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USMNT's Matt Turner denies Arsenal move puts international status at risk

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Matt Turner insists he has not gambled his USMNT starting spot by joining Arsenal.

The 28-year-old moved to the Gunners from the New England Revolution in a deal worth up to $10 million and started the club's first preseason friendly on their U.S. tour in Saturday's 2-0 win over Everton in Baltimore.

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Aaron Ramsdale has established himself as Arsenal's first-choice goalkeeper under Mikel Arteta and Turner appears to face a difficult task in dislodging him, despite being named MLS Goalkeeper of the Year in 2021.

Turner is currently vying with Zack Steffen for the No. 1 jersey in Gregg Berhalter's side with the World Cup just four months away.

Steffen is set to join Middlesbrough on loan from Manchester City in search of regular action, but Turner believes he can make a fast start in north London.

"Opportunities like this for players from the U.S. are few and far between," Turner said. "I wouldn't say I'm worried or it's a gamble. This is the obvious progression in my career.

"Getting my foot in the door overseas is a lot easier said than done. I've been playing well in MLS for the last three seasons and this was the first concrete offer I had.

"Playing consistently in MLS did not guarantee me the starting XI for the U.S. national team. I needed to shake it up to take my game to the next level and playing in the Premier League with these guys has already shown me some massive improvements.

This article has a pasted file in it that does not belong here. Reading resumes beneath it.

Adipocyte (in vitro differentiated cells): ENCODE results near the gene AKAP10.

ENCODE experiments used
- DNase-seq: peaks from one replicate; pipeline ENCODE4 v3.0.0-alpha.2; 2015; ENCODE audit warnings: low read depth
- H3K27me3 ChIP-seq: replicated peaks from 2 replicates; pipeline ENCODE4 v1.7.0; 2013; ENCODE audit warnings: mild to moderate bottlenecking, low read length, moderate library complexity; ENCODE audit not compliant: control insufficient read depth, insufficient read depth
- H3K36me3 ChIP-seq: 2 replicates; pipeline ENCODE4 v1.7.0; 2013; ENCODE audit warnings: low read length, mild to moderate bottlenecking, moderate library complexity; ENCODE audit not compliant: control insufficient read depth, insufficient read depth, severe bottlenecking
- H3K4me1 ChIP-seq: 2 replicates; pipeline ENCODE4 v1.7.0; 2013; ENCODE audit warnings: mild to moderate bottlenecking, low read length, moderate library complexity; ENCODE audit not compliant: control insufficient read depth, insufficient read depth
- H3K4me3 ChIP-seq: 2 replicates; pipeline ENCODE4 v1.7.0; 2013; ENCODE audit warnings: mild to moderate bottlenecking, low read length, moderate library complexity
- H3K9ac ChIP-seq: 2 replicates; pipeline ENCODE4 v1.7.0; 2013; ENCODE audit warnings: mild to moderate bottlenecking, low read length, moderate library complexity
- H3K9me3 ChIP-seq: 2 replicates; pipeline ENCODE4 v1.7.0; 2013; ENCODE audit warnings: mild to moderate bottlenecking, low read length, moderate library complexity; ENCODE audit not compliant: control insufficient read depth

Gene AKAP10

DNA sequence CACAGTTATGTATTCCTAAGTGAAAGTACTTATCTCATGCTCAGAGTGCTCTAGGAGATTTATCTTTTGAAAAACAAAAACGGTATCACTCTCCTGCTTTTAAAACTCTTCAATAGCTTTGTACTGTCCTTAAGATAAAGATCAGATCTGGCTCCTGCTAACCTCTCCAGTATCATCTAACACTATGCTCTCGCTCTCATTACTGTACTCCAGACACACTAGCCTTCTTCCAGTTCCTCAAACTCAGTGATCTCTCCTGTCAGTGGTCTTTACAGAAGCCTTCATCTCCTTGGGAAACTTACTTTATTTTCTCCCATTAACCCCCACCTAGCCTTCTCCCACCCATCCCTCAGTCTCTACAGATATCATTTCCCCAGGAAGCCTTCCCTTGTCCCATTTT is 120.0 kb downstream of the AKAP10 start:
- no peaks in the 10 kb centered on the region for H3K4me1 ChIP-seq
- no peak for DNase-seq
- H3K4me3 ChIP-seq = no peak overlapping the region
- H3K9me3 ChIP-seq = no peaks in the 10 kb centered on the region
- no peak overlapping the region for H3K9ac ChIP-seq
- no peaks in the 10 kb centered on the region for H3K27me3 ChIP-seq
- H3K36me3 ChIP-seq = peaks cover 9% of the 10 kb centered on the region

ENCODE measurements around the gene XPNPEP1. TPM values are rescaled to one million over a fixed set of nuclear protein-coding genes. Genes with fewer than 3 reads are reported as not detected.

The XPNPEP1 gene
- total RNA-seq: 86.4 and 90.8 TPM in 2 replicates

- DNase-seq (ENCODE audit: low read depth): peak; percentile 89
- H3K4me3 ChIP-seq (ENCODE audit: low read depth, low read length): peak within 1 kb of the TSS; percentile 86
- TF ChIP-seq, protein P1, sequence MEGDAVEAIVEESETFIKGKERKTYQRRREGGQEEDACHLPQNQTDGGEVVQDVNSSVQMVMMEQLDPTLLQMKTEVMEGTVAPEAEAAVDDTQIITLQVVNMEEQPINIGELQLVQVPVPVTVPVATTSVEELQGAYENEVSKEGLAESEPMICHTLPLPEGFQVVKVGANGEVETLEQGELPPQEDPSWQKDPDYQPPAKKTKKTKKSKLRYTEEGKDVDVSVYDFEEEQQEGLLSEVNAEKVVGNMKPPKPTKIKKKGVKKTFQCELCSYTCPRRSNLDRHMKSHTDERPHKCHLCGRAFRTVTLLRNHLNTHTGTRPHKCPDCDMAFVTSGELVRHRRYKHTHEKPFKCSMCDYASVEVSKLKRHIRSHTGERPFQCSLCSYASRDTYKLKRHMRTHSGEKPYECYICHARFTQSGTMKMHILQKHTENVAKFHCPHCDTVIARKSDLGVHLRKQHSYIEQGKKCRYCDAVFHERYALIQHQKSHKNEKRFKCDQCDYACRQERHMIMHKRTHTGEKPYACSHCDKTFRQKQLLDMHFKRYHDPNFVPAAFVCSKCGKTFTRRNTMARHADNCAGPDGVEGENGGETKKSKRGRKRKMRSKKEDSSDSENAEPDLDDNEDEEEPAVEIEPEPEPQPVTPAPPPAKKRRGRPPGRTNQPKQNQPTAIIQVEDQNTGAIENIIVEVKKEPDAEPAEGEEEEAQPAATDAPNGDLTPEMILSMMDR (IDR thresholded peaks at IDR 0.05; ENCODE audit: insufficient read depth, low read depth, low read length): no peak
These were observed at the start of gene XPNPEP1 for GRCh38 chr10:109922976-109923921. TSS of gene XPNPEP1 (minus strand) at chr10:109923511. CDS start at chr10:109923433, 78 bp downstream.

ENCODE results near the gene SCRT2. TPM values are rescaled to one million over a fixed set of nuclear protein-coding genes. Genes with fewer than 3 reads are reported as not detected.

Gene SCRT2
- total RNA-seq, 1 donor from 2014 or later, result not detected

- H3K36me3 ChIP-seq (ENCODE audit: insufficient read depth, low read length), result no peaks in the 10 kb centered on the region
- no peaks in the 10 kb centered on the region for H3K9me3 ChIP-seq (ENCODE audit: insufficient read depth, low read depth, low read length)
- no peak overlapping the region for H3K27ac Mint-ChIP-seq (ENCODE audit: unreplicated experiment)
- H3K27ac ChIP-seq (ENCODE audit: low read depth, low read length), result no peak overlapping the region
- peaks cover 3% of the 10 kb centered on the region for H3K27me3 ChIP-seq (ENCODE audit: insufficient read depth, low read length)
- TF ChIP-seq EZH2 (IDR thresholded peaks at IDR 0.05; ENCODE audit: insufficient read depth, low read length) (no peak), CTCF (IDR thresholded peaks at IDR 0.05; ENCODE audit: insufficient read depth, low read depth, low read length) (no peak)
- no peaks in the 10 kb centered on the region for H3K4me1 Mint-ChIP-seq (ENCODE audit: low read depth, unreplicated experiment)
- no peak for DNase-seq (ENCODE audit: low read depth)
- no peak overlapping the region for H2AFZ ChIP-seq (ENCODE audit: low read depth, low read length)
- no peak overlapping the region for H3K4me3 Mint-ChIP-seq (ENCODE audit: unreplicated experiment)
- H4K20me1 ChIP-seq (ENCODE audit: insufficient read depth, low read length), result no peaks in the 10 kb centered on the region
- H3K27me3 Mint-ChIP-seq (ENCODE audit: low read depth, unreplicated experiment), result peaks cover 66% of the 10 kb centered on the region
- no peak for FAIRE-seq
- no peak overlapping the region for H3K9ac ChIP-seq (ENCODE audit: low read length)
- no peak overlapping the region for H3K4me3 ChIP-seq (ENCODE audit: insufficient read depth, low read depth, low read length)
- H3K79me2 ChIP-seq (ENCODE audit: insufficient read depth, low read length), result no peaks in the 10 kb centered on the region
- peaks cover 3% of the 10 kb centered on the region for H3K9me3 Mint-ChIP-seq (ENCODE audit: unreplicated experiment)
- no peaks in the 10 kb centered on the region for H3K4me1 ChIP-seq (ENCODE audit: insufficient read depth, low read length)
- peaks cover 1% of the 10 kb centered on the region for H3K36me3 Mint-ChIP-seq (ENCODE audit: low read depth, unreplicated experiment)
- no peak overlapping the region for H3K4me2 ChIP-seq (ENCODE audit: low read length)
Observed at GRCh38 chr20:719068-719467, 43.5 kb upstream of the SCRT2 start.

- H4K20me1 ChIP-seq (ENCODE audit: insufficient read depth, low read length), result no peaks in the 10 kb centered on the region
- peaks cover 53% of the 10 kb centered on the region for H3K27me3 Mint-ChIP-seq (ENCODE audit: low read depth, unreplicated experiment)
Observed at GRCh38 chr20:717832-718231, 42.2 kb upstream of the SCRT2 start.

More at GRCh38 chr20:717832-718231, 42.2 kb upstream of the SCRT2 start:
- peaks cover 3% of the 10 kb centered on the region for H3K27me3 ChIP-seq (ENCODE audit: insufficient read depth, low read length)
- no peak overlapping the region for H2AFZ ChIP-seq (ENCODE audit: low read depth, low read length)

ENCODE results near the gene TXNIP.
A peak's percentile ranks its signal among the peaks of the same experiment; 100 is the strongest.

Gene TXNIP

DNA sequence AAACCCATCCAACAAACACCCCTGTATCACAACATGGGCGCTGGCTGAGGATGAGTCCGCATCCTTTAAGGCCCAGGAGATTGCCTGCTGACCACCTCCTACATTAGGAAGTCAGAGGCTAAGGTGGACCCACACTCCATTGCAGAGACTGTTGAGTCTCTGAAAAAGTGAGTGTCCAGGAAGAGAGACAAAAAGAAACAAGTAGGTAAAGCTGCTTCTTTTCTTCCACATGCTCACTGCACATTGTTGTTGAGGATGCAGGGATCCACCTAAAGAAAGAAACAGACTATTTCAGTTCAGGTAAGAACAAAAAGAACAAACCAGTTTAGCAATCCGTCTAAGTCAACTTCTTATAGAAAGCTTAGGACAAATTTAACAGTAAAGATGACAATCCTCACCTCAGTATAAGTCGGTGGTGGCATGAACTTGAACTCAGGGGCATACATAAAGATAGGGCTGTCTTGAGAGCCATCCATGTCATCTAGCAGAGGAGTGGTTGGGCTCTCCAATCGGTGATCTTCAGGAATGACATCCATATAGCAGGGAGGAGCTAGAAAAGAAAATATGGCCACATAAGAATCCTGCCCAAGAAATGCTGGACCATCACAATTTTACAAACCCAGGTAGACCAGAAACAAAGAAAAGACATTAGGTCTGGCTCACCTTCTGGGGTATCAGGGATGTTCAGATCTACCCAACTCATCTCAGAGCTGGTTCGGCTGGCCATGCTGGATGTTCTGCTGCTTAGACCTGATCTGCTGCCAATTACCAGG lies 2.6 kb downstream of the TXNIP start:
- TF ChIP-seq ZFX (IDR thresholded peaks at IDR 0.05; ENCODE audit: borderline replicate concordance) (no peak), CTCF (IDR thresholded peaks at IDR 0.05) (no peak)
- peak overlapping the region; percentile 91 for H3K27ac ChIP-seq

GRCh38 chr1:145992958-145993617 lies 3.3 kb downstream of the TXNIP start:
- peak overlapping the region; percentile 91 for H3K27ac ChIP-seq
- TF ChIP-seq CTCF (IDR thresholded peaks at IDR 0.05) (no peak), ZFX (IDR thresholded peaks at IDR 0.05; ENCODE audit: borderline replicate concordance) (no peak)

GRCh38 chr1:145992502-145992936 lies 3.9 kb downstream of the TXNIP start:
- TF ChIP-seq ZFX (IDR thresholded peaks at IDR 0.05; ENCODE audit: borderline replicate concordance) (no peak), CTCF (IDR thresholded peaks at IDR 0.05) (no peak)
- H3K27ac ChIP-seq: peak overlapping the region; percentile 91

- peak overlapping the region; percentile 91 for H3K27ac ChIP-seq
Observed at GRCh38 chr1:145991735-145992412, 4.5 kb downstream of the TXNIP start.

"You have to think about your entire career. You can't make decisions based on one World Cup. Injuries happen and athletic careers are finite. I've wanted to take this game as far as I can, so to be able to represent a club like Arsenal is a dream come true."

Turner's task should be made a little easier by backup goalkeeper Bernd Leno's likely departure to Fulham, although the two clubs are yet to finalise a fee for the proposed move.

Asked how Arteta had described his possible role at the club before signing, Turner continued: "Mikel told me I am here to challenge for the starting role. We're not in this business to just accept being second.

"We all want to battle for time on the pitch. So the mentality he wants for me is to push Aaron, to push myself and to push the guys in the locker room. There's a lot of young guys bopping around and I am a senior player here at 28. So I can be someone those guys can rely on for advice on and off the pitch.

"Every step I have gone through in my career has been a big step. Going from high school to Uni, then Uni to MLS, then MLS to the national team and now to the Premier League. The players I am with every day are very talented. They bring a consistency, an intensity and a different sort of intelligence in the way they play the game.

"The other big thing is the standards they hold you to every single day. The coaching staff and the players.

"Sometimes the training regimen can be a bit more casual in the U.S. Maybe what I was used to at the Revolution was a little more casual. That has been a bit of an adjustment, but I was eager for a new challenge and this is definitely what I have."

At the World Cup, which begins in November in Qatar, the United States is in Group B with Wales, England and Iran and plays its first match against the Welsh on Nov. 21.